Despite a pickup, demand remains subdued
Global Real Estate Perspective, November 2020
Following an unprecedented stoppage in market activity during the second quarter, the global office market is struggling to fully recover. Global leasing activity in Q3 was down 46% from a year earlier – while this is an improvement from Q2, demand remains subdued. Asia Pacific, as the region where COVID-19 first emerged, seems to be the bright spot, with Q3 activity only down 5% year-on-year, whereas Europe declined 52% and the U.S. 55%.
Source: JLL, 2020
Tenants across the globe remain cost conscious and in many markets are maintaining a ‘wait and see’ attitude – particularly in light of the potential for new workplace strategies in the future. Renewals continue to be a larger part of the market, while the amount of sublease space coming to the market in Europe and the U.S. is on the increase. The global vacancy rate jumped 90bps in Q3 to 12.1%.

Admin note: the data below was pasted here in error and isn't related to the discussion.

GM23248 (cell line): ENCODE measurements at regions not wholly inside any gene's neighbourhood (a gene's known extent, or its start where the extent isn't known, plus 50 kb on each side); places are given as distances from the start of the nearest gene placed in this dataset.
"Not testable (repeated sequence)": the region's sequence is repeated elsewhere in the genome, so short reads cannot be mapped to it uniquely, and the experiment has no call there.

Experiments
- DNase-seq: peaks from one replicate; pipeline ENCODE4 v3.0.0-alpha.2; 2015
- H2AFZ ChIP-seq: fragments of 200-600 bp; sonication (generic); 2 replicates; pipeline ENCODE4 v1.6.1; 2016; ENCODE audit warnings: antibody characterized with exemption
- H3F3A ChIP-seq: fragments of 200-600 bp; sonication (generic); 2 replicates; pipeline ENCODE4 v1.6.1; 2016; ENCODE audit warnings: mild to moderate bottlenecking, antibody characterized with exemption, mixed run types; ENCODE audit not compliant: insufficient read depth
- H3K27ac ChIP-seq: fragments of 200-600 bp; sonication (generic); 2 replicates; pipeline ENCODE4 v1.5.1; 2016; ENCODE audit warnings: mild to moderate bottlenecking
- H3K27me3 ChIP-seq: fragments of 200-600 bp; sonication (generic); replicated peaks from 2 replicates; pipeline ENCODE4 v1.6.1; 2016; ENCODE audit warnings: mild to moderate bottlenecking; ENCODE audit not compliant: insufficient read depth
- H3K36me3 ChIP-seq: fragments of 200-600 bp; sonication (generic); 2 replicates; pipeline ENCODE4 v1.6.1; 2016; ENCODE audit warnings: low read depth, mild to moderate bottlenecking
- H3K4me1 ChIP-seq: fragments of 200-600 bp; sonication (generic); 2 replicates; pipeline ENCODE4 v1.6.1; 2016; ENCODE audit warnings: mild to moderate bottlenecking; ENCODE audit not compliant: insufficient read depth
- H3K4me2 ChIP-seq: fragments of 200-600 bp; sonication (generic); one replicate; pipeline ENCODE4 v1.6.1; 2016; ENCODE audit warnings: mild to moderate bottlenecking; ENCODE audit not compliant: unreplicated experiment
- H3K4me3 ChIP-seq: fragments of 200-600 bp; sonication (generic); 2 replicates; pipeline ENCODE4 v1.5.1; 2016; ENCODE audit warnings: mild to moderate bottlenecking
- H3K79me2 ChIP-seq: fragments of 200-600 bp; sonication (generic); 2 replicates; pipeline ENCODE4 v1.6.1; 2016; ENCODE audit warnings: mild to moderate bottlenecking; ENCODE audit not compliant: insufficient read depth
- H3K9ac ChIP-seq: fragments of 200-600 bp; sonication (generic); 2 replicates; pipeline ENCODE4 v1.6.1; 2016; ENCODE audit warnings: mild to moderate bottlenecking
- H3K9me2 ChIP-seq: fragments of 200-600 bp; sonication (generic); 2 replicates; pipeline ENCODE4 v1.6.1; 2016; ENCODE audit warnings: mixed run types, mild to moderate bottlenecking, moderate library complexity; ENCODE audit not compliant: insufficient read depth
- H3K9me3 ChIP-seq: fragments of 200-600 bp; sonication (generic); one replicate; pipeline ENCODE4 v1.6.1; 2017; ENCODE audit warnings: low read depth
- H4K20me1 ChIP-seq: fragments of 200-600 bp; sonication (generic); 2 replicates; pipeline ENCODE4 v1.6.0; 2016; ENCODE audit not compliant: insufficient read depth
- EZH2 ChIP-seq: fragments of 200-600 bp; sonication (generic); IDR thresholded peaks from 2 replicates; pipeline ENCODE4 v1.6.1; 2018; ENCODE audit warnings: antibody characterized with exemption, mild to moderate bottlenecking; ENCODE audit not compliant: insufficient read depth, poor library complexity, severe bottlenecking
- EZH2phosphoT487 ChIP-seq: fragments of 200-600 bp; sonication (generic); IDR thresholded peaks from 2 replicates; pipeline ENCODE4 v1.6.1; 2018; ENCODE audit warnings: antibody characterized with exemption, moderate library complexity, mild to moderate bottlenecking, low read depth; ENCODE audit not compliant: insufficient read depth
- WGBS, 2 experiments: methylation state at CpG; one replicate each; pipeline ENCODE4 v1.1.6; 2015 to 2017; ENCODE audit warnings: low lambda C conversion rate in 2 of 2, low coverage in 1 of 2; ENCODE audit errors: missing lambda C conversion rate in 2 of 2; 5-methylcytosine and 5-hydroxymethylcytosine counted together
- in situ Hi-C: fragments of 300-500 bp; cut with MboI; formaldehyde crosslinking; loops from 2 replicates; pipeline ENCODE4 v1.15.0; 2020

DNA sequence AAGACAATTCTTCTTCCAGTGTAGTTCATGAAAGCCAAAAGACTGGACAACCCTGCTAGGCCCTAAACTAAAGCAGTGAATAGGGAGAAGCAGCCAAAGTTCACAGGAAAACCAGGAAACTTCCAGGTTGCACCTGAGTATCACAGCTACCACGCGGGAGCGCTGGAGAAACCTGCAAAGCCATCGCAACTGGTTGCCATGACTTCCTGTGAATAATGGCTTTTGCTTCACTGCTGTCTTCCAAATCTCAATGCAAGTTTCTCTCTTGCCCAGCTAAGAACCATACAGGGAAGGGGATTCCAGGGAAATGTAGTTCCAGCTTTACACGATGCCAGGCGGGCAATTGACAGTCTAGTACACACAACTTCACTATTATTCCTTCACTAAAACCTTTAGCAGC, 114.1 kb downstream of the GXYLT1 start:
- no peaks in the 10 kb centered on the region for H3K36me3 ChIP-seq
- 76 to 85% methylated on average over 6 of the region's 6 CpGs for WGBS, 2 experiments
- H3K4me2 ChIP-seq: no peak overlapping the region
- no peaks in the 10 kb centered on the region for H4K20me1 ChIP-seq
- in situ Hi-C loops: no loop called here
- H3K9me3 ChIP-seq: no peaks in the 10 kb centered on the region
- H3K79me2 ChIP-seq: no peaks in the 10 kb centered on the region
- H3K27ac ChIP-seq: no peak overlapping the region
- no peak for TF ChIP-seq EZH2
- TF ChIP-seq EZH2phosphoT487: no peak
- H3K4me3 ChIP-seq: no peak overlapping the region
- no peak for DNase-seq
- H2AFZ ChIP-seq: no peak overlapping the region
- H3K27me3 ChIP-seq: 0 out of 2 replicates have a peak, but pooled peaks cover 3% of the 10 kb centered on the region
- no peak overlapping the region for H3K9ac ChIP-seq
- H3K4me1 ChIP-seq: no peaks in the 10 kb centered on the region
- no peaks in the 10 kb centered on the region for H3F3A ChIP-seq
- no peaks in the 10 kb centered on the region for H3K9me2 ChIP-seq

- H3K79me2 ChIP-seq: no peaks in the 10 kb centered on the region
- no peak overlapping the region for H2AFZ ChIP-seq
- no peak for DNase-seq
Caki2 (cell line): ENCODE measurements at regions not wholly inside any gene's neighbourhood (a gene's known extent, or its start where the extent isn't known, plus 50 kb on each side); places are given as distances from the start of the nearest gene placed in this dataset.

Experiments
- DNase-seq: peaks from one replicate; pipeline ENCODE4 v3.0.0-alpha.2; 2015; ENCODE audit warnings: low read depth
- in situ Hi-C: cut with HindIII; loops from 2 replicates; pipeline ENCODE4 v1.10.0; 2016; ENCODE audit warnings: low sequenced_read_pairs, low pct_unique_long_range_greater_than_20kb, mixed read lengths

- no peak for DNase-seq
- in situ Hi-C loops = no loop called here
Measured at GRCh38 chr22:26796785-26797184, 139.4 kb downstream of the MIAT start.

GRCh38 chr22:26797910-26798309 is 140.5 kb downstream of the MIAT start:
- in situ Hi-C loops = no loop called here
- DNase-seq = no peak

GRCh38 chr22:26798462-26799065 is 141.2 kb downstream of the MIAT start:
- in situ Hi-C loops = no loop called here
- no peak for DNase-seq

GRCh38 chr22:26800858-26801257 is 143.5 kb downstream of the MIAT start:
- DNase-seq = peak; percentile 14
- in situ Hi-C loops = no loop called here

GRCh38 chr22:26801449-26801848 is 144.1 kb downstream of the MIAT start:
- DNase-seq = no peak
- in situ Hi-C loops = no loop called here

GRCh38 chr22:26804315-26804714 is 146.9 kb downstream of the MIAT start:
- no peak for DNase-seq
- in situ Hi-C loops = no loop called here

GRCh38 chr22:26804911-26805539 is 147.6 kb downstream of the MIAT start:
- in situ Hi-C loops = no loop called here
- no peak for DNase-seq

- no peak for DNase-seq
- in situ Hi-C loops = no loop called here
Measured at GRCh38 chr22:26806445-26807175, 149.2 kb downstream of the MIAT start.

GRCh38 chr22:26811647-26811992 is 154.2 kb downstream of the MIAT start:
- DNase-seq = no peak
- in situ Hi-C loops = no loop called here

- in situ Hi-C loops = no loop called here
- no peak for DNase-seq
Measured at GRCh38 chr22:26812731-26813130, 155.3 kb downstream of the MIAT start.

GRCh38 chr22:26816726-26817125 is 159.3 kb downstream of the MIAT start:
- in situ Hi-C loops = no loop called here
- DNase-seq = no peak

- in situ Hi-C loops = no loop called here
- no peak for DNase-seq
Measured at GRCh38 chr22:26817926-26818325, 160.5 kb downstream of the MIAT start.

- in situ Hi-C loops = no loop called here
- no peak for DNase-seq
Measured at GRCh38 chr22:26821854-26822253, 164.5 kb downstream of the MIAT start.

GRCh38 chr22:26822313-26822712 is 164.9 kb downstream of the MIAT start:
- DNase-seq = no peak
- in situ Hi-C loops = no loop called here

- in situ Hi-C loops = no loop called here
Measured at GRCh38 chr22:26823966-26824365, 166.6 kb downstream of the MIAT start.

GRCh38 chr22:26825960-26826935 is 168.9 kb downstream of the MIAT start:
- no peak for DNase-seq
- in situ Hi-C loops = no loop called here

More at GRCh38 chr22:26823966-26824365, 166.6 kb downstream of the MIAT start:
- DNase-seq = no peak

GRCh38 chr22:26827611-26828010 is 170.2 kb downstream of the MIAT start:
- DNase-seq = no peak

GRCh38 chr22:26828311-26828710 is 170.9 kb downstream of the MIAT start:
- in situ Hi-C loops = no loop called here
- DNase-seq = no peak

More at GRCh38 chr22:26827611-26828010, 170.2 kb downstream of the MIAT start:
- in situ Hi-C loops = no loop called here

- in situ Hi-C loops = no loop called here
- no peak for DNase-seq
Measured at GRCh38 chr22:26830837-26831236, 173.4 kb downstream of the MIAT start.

In general, landlords have continued to take a much more accommodative stance in lease negotiations and are prioritizing occupancy levels and stable income streams over achievable rents. As such, tenant incentives have increased across the board, while face rents are also under pressure in many markets. On average, global rental levels declined by 1.7% on the previous quarter during Q3.
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The final quarter of the year usually provides a boost for leasing activity as companies rush to get deals signed before year end. A pickup in transactions is expected in Q4, though not to the same magnitude of recent years, and a subdued end to the year seems likely given the continued focus around cost savings as tenants seek to navigate through uncertain times.
The outlook for 2021 remains opaque as factors such as a vaccination schedule, case numbers and government support packages are all difficult to predict. A rebound in deal activity in areas experiencing a second wave is likely to be delayed further into the second half of 2021.
A longer-term perspective: Offices evolving but here to stay
The longer-term structural changes to corporate portfolios are still largely unknown, but it is increasingly likely that the physical office will continue to play a major, albeit evolving, role in post-COVID scenarios. Concerns over productivity losses and threats to collaboration, innovation and workplace culture affirm the broader need for office space.